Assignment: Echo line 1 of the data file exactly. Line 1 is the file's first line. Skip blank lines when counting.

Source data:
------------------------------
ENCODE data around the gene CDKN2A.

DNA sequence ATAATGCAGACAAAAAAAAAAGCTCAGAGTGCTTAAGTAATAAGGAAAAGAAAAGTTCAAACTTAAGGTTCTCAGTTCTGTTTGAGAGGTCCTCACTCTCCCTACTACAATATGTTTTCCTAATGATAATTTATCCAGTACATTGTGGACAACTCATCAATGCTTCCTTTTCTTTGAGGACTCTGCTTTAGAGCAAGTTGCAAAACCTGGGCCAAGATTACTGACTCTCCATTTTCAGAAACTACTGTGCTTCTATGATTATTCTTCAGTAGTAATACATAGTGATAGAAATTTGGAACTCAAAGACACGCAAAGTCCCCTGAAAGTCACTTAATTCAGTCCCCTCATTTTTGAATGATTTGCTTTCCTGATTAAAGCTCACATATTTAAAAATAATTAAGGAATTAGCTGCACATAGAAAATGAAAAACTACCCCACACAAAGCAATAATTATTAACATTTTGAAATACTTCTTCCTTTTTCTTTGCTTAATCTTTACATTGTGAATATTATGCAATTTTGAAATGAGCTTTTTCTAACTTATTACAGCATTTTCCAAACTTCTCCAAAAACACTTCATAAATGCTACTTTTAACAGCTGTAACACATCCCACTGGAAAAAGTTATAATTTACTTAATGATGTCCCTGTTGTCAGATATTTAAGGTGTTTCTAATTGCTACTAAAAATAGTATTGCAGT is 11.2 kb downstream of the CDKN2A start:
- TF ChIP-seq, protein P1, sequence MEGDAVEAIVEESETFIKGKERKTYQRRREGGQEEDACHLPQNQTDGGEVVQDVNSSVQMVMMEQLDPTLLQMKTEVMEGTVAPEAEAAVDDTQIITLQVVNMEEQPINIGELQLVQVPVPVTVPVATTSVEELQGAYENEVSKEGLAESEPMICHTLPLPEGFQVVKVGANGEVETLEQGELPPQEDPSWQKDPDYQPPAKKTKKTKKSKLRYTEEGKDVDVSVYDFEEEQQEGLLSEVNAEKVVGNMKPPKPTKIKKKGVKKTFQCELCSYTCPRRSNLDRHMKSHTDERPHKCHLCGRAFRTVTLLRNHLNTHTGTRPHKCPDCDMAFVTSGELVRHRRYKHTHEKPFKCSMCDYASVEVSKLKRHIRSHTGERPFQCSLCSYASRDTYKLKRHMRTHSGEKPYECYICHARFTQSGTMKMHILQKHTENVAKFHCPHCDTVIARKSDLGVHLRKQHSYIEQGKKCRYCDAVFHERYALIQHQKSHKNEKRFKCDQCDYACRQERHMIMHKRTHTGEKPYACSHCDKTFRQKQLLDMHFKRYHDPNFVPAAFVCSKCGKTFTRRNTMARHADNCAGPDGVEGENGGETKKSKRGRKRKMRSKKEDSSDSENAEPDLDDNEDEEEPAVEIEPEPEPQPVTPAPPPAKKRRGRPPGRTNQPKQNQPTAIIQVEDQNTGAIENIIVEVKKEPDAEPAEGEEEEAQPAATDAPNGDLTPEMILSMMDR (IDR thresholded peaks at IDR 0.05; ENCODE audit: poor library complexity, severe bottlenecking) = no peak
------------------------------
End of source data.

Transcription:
ENCODE data around the gene CDKN2A.